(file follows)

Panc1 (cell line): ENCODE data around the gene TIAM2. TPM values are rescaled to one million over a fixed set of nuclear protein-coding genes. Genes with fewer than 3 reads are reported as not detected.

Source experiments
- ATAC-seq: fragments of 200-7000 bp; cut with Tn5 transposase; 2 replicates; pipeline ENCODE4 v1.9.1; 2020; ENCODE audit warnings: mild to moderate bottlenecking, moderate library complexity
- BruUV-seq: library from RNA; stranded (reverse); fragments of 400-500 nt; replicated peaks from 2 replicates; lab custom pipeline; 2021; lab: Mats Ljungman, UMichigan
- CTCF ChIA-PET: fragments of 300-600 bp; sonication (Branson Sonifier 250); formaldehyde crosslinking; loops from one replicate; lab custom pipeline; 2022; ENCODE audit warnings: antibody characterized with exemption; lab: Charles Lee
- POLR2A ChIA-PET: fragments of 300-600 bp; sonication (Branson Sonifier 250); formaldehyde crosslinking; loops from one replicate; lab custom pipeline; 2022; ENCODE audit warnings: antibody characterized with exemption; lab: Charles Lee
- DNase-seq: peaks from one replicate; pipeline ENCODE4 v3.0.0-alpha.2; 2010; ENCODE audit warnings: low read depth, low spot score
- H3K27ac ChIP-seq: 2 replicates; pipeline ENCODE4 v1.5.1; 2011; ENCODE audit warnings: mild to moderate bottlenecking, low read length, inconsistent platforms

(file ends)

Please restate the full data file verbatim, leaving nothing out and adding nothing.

Panc1 (cell line): ENCODE data around the gene TIAM2. TPM values are rescaled to one million over a fixed set of nuclear protein-coding genes. Genes with fewer than 3 reads are reported as not detected.

Source experiments
- ATAC-seq: fragments of 200-7000 bp; cut with Tn5 transposase; 2 replicates; pipeline ENCODE4 v1.9.1; 2020; ENCODE audit warnings: mild to moderate bottlenecking, moderate library complexity
- BruUV-seq: library from RNA; stranded (reverse); fragments of 400-500 nt; replicated peaks from 2 replicates; lab custom pipeline; 2021; lab: Mats Ljungman, UMichigan
- CTCF ChIA-PET: fragments of 300-600 bp; sonication (Branson Sonifier 250); formaldehyde crosslinking; loops from one replicate; lab custom pipeline; 2022; ENCODE audit warnings: antibody characterized with exemption; lab: Charles Lee
- POLR2A ChIA-PET: fragments of 300-600 bp; sonication (Branson Sonifier 250); formaldehyde crosslinking; loops from one replicate; lab custom pipeline; 2022; ENCODE audit warnings: antibody characterized with exemption; lab: Charles Lee
- DNase-seq: peaks from one replicate; pipeline ENCODE4 v3.0.0-alpha.2; 2010; ENCODE audit warnings: low read depth, low spot score
- H3K27ac ChIP-seq: 2 replicates; pipeline ENCODE4 v1.5.1; 2011; ENCODE audit warnings: mild to moderate bottlenecking, low read length, inconsistent platforms